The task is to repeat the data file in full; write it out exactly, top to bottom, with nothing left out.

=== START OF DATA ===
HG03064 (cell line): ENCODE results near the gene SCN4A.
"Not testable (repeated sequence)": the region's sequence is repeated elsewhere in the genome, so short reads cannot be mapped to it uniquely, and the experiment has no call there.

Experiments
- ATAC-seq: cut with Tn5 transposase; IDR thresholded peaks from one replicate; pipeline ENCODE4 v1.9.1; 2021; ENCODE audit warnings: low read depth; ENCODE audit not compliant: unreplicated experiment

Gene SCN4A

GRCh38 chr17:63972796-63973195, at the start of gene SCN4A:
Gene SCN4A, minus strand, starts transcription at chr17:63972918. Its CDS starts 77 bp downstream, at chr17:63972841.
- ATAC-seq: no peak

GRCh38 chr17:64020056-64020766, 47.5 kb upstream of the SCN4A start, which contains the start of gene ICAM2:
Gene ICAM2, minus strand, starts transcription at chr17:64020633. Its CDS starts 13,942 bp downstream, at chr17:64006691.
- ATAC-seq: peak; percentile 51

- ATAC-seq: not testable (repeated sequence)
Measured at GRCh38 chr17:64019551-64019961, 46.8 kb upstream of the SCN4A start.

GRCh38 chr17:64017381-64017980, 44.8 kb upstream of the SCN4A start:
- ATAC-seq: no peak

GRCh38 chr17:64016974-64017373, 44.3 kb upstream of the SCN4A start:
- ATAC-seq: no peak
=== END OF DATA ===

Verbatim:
HG03064 (cell line): ENCODE results near the gene SCN4A.
"Not testable (repeated sequence)": the region's sequence is repeated elsewhere in the genome, so short reads cannot be mapped to it uniquely, and the experiment has no call there.

Experiments
- ATAC-seq: cut with Tn5 transposase; IDR thresholded peaks from one replicate; pipeline ENCODE4 v1.9.1; 2021; ENCODE audit warnings: low read depth; ENCODE audit not compliant: unreplicated experiment

Gene SCN4A

GRCh38 chr17:63972796-63973195, at the start of gene SCN4A:
Gene SCN4A, minus strand, starts transcription at chr17:63972918. Its CDS starts 77 bp downstream, at chr17:63972841.
- ATAC-seq: no peak

GRCh38 chr17:64020056-64020766, 47.5 kb upstream of the SCN4A start, which contains the start of gene ICAM2:
Gene ICAM2, minus strand, starts transcription at chr17:64020633. Its CDS starts 13,942 bp downstream, at chr17:64006691.
- ATAC-seq: peak; percentile 51

- ATAC-seq: not testable (repeated sequence)
Measured at GRCh38 chr17:64019551-64019961, 46.8 kb upstream of the SCN4A start.

GRCh38 chr17:64017381-64017980, 44.8 kb upstream of the SCN4A start:
- ATAC-seq: no peak

GRCh38 chr17:64016974-64017373, 44.3 kb upstream of the SCN4A start:
- ATAC-seq: no peak